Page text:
with ADT, 29
                                                exposeGlobalFunctions, 168, 180
        Eclipse download area, 28
                                                extending AsyncTask class, 258–259
        Eclipse home page, 28
                                                Extensible Markup Language. See XML
        Google ADT Eclipse update site, 29
        tools plugin for Eclipse ADT, 28
    migrating applications to, 97–104
        creating new projects from copies of    ■F
          projects, 97–98                       Facebook authentication dialog box, 268
        creating signed APKs of applications,   Facebook Social Graph API, 274
          101                                   Facebook, with REST
        deploying to devices, 99–101               authenticating user, 268–272
        making copies of projects, 97              overview, 268
394   Index

           Social Graph API for, 272                   project structure for, 280–283
      FaceTweet application, 270                       services of, 284–287
      FaceTweet class, 261                                 App Engine datastore, 285
      FB_APPLICATION_ID constant, 271                      authenticating users for, 287
      File Explorer menu item, DDMS application,           Blobstore Java API, 285
                 93                                        Channel API, 285–286
      File Explorer tool, 142                              Images API, 286
      file systems                                         Mail API, 286
           browsing with ADB shell, 95                     Memcache, 287
           browsing with DDMS, 93–94                       Task Queues API, 287
      fillAfter attribute, 345                             XMPP, 287
      fill_parent attribute, 315                       signing up, 276–278
      fillRect method, 234                         game development, 311–360
      Filter Name field, 64                            Animation class, 341–353
      findOrbForXY function, 236                       direct rendering with Canvas class,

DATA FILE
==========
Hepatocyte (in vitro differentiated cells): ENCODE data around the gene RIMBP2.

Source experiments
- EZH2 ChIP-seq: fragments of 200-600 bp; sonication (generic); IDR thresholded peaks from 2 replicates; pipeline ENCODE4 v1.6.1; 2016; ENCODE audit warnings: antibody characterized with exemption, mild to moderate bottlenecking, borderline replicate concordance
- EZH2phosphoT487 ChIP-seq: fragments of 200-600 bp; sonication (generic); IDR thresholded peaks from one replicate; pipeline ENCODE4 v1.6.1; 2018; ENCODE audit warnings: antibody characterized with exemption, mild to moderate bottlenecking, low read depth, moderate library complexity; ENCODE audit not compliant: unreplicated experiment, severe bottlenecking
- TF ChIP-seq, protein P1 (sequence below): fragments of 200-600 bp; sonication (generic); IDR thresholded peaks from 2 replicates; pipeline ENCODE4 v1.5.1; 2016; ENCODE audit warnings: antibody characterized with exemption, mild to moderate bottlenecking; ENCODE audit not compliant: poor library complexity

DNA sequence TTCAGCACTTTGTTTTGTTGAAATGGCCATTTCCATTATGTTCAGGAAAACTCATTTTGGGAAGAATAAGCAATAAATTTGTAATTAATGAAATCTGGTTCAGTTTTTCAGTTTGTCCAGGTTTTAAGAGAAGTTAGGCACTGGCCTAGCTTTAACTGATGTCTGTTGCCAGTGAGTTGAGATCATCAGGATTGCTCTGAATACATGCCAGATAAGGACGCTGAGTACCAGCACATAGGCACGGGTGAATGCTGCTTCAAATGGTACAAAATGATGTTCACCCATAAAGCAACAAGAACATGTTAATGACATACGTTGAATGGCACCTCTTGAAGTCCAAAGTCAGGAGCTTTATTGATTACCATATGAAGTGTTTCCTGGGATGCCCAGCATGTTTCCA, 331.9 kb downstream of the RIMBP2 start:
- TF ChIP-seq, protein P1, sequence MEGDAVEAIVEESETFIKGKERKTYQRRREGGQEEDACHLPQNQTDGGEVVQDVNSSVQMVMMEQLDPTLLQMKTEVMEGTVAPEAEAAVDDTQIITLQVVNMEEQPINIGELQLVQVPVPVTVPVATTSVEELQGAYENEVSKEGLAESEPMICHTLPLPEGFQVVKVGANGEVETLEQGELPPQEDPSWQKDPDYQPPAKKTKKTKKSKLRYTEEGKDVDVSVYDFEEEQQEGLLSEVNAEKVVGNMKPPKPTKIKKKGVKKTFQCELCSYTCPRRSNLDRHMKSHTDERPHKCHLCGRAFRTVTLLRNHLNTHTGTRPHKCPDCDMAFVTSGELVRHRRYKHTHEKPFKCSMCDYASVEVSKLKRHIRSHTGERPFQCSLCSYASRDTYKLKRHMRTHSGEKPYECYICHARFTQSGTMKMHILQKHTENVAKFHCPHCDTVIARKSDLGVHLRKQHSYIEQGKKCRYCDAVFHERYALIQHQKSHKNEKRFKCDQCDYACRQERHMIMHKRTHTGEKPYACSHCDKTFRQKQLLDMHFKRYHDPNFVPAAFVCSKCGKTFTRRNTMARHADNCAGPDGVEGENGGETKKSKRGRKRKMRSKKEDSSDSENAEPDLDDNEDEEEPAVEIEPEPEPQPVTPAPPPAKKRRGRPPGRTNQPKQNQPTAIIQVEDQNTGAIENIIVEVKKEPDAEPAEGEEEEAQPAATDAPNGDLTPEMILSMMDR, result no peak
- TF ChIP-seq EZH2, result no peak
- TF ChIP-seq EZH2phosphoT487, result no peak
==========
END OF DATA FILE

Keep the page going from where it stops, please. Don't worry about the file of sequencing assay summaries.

findViewById method, 77, 299, 319–320,                 336–340
                 324                                   with Drawable class, 328–336
      fivePercent value, 333                               methods for, 328–330
      FLAG_FULLSCREEN, 323                                 and NinePatchDrawable class,
      Flash Builder plug-in, Eclipse, 222                    334–336
      Flash, web applications with, 238–250                subclasses of, 330–334
           ActionScript for, 246                       frame by frame animations for, 353–360
           building and deploying, 240–244             with View class, 312–328
           Flex UI for, 244–246                            custom classes, 320–328
           overview, 239–240                               displaying layout in code, 317–320
      Flex. See Flash, web applications with               XML layout for, 312–317
      Flex UI, for Flash applications, 244–246     GameActivity class, 318, 320, 322–323, 325
      .flexProperties file, 241                    GameManager.SERVICE_URL variable, 305
      Foreach control block, 375                   game_name parameter, 305
      frame by frame animations, 353–360           gamenameEditText variable, 305
      FrameLayout class, 316, 360                  GameView class, 320–322, 324–328
      FrameLayout root, 360                        GameView square, 326
      function keyword, 240                        gameView.reset, 324
      fx:Script tag, 248                           game.xml file, 321
                                                   Geany code editor, 55
                                                   Geany utility, 53
      ■G                                           GET method, 252
                                                   Get Single Movie service, 252
      GAE (Google App Engine), 275–310
                                                   Get Start Text control block, 376
        charges for, 283–284
                                                   get variable, 256
        creating application in, 276–278
                                                   getDrawable( ) method, 320
        Eclipse with, 278–280
                                                   getHighScore function, 231
        example using, 287–297
                                                   getInterpolation method, 342
            accessing services with Android,
                                                   getIntrinsicHeight( ) method, 329
                                                   getIntrinsicWidth( ) method, 329
            adding HighScore service, 290–293
                                                   getMinimumHeight( ) method, 329
            querying HighScore service, 293–297
                                                   getMinimumWidth( ) method, 329
            querying top ten scores, 300–303
                                                   getScore( ) method, 324
            querying top ten scores for user,
                                                   getScreenHeight method, 230–231
                                                   getScreenWidth method, 230–231
            viewing user location on map,
                                                   getString( ) method, 78, 129, 258
                                                                                       Index   395

getTag( ) method, 89                            HighScoreView class, 336, 339
GetTopTen class, 301, 304, 308                  History List, 124
GetUsersOfGame class, 304                       HtmlOnAndroid class, 223
getView method, 129                    file, 225